The Handbook on the Political Economy of War
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The Handbook on the Political Economy of War

Edited by Christopher J. Coyne and Rachel L. Mathers

By defining political economy and war in the broadest sense, this unique Handbook brings together a wide range of interdisciplinary scholars from economics, political science, sociology, and policy studies to address a multitude of important topics. These include an analysis of why wars begin, how wars are waged, what happens after war has ceased, and the various alternatives to war. Other sections explore civil war and revolution, the arms trade, economic and political systems, and post-conflict reconstruction and nation building. Policymakers as well as academics and students of political science, economics, public policy and sociology will find this volume to be an engaging and enlightening read.
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Chapter 2: Theories and Causes of War

Jack S. Levy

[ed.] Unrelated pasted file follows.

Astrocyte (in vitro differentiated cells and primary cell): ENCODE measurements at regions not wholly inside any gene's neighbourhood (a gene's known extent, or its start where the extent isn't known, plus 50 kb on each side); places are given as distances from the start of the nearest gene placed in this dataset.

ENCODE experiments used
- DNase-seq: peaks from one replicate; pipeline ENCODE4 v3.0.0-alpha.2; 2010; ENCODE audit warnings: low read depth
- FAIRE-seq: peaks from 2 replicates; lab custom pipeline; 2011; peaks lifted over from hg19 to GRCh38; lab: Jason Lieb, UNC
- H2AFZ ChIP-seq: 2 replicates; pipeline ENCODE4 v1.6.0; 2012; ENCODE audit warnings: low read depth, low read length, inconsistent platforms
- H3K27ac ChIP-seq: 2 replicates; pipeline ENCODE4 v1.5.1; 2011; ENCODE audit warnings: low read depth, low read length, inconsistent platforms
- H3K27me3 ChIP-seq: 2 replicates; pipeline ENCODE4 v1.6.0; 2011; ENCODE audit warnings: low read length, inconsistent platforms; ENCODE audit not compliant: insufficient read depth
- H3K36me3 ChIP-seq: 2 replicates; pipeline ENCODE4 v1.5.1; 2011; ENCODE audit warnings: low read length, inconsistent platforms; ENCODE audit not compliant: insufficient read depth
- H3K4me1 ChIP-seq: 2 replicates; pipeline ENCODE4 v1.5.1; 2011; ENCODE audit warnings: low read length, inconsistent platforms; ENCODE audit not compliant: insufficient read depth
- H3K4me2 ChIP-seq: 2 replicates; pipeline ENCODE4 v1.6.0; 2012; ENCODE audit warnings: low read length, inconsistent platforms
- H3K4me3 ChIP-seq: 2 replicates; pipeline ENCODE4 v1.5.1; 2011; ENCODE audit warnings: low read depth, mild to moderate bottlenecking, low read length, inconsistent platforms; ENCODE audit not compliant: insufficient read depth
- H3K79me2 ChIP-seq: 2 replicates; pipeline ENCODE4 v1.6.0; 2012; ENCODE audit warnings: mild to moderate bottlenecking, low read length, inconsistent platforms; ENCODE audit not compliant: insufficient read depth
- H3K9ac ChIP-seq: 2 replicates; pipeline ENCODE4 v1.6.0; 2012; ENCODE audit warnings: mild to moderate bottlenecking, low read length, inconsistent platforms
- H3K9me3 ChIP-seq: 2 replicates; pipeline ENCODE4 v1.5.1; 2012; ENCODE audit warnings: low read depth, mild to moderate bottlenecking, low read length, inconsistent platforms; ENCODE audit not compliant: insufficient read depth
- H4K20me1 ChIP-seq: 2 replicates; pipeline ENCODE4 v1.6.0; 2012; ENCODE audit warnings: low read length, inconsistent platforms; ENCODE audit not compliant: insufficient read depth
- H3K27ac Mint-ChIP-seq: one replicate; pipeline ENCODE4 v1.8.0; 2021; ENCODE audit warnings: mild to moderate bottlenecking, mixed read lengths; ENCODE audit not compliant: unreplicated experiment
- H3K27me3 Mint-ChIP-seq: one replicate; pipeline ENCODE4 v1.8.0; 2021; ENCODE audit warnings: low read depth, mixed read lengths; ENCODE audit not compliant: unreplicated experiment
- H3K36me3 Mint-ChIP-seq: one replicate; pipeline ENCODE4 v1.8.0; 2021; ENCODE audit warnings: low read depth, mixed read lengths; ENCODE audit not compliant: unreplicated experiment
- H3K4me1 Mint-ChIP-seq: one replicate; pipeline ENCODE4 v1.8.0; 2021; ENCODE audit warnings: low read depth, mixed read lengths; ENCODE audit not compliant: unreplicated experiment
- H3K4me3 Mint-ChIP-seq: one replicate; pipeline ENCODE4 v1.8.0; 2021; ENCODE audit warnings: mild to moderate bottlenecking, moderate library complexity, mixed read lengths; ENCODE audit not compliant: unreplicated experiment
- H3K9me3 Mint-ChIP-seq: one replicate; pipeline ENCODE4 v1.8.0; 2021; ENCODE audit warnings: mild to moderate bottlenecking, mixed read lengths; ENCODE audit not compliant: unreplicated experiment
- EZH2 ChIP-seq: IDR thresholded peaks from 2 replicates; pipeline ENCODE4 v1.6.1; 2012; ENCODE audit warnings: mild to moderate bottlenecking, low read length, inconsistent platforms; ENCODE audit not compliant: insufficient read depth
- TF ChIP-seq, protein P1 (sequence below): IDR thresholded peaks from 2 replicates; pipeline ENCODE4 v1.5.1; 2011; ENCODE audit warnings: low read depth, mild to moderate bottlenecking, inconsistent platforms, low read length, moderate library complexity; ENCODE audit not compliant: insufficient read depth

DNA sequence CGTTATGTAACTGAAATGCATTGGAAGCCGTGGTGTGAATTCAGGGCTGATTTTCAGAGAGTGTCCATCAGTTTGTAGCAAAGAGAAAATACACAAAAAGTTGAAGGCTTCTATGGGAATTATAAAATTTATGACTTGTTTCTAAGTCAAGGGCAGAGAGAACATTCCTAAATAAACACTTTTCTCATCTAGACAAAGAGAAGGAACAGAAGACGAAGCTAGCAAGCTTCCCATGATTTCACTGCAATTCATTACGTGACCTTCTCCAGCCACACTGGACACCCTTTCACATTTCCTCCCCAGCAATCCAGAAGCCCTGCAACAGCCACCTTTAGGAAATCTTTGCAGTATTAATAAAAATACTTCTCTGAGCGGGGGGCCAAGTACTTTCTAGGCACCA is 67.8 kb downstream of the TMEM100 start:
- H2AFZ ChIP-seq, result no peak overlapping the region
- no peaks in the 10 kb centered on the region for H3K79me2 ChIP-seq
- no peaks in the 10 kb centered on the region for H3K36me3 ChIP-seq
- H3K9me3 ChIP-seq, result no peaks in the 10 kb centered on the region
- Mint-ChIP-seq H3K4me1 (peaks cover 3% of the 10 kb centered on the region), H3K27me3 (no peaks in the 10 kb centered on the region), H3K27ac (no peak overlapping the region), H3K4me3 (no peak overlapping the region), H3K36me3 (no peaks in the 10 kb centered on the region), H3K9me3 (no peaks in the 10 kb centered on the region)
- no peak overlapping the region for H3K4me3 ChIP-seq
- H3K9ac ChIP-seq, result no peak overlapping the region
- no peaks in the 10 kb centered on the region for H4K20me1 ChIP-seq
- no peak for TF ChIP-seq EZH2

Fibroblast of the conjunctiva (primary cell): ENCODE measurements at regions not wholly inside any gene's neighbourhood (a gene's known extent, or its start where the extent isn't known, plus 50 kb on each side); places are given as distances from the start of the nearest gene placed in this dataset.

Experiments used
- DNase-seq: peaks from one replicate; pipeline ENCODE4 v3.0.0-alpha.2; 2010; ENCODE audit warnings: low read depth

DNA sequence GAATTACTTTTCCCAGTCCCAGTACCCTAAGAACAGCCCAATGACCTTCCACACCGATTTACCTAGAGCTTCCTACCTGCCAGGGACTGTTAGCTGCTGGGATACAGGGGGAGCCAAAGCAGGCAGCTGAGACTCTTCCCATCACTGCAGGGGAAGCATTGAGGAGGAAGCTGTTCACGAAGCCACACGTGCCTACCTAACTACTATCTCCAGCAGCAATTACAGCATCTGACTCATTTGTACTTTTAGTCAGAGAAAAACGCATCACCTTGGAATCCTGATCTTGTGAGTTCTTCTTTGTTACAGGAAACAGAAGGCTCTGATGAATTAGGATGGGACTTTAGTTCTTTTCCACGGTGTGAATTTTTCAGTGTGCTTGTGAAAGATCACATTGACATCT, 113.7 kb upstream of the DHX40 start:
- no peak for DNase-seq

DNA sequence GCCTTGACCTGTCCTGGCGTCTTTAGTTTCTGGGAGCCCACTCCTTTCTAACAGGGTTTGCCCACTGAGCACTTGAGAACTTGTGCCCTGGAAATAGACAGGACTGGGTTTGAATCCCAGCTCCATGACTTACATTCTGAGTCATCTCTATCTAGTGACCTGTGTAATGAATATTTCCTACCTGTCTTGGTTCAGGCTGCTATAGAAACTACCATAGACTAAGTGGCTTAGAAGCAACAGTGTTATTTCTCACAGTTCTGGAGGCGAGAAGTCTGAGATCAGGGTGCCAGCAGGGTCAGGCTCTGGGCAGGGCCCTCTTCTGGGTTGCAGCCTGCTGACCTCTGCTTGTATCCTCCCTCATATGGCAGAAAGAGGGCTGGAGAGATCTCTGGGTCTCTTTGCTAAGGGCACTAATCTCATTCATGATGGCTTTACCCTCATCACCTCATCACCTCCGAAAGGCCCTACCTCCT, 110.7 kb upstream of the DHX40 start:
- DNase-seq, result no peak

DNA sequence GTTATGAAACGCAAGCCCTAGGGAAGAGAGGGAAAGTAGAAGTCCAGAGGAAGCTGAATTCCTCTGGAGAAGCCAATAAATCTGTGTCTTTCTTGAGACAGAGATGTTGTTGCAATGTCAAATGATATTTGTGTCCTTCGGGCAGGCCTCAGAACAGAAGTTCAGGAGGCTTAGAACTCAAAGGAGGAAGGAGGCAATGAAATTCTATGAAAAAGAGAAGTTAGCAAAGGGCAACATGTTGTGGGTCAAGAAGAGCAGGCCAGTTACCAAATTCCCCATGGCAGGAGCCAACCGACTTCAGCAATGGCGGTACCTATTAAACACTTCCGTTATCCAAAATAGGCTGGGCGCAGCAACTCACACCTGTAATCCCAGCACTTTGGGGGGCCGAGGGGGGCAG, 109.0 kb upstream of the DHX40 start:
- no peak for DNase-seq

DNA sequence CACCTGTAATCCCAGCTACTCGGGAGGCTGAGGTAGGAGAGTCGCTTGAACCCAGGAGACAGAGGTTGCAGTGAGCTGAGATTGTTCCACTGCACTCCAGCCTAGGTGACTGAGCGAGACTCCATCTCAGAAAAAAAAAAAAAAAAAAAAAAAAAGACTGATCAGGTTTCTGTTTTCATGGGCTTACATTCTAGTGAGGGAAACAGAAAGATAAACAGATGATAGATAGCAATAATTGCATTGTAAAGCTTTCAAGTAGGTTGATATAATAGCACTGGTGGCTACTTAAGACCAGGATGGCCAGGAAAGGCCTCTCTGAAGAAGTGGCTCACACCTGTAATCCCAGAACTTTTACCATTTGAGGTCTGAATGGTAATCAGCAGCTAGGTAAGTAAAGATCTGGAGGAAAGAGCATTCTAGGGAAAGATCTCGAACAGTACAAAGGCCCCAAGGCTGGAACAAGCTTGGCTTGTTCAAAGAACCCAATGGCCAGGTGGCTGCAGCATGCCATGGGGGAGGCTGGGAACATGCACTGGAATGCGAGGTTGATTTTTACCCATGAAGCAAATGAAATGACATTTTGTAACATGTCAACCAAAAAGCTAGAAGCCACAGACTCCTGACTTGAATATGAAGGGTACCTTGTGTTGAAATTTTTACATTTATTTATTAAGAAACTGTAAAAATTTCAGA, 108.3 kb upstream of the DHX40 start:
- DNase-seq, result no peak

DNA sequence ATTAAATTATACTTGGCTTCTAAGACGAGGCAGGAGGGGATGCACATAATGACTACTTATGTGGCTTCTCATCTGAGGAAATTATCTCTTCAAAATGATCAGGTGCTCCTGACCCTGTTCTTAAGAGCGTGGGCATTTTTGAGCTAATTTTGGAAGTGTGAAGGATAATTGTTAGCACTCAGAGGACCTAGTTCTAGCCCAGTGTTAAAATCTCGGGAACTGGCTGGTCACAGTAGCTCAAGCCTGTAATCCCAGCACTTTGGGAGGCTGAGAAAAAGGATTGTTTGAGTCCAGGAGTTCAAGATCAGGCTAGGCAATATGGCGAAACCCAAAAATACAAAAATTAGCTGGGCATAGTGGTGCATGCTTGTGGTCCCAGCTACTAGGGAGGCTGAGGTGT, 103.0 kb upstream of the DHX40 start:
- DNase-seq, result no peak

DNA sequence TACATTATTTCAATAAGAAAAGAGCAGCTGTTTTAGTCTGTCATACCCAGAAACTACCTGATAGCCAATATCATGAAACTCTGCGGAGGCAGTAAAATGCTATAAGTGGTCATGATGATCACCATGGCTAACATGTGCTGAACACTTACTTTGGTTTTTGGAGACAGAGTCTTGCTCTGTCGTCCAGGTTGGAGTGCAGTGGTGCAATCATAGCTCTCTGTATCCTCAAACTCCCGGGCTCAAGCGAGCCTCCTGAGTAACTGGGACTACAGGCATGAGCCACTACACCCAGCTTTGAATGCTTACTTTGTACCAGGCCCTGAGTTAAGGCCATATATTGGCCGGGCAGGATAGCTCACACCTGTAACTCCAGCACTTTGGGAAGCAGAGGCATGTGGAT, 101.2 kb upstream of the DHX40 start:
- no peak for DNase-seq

Jack S. Levy 2.1 INTRODUCTION The question of what causes war has engaged scholars, journalists, public intellectuals and others for thousands of years. We have a variety of theories but no consensus as to what the causes of war are or how best to study them. There are enormous differences across different disciplines – philosophy, theology, literature, history, economics, political science, anthropology, sociology, psychology, mathematics, biology and primatology, to name a few – but substantial differences within disciplines as well, driven by different ontological and epistemological perspectives, theoretical preconceptions and methodological preferences.1 Both the complexity of war and of the study of war complicates the task of writing a relatively short essay on the causes of war. I use this essay to place the chapters in this volume on the political economy of war and peace in the broader context of some of the leading theories in political science on the causes of war. Although it is clear that a complete understanding of the causes of war needs to draw on work in many disciplines, it is also clear that political science has a special place in the study of war. Leading scholars in several disciplines define war as large-scale organized violence between political organizations (Malinowski 1941; Vasquez 2009). Many also accept Clausewitz’ ([1832] 1976) argument that war is fundamentally political, a “continuation of politics by other means.” If war is an instrument of policy to advance the interests of a political organization, then an explanation of war requires an understanding of...

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